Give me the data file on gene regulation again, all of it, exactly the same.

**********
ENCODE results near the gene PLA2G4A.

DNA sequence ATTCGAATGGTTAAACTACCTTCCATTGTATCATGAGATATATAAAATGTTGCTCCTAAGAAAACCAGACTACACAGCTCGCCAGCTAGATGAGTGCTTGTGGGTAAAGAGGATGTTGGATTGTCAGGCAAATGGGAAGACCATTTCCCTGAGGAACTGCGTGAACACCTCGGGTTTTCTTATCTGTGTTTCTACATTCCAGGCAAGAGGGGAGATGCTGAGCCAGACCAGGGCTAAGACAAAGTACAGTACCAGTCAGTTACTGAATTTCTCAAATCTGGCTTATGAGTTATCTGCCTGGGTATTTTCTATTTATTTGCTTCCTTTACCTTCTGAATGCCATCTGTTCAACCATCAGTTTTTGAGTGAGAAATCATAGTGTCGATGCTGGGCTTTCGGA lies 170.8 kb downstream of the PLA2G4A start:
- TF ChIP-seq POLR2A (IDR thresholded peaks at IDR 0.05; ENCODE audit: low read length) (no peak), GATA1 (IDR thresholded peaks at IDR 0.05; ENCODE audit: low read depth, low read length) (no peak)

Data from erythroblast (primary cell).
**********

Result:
ENCODE results near the gene PLA2G4A.

DNA sequence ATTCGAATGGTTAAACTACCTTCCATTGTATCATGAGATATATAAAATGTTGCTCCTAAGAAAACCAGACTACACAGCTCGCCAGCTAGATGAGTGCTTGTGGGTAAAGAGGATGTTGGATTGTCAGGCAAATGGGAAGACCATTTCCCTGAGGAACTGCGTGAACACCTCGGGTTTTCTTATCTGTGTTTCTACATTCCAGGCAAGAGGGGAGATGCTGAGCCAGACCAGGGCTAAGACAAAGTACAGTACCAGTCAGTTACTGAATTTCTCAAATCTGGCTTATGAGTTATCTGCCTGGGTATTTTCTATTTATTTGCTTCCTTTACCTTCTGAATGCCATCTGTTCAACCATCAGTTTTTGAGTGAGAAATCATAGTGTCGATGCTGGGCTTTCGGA lies 170.8 kb downstream of the PLA2G4A start:
- TF ChIP-seq POLR2A (IDR thresholded peaks at IDR 0.05; ENCODE audit: low read length) (no peak), GATA1 (IDR thresholded peaks at IDR 0.05; ENCODE audit: low read depth, low read length) (no peak)

Data from erythroblast (primary cell).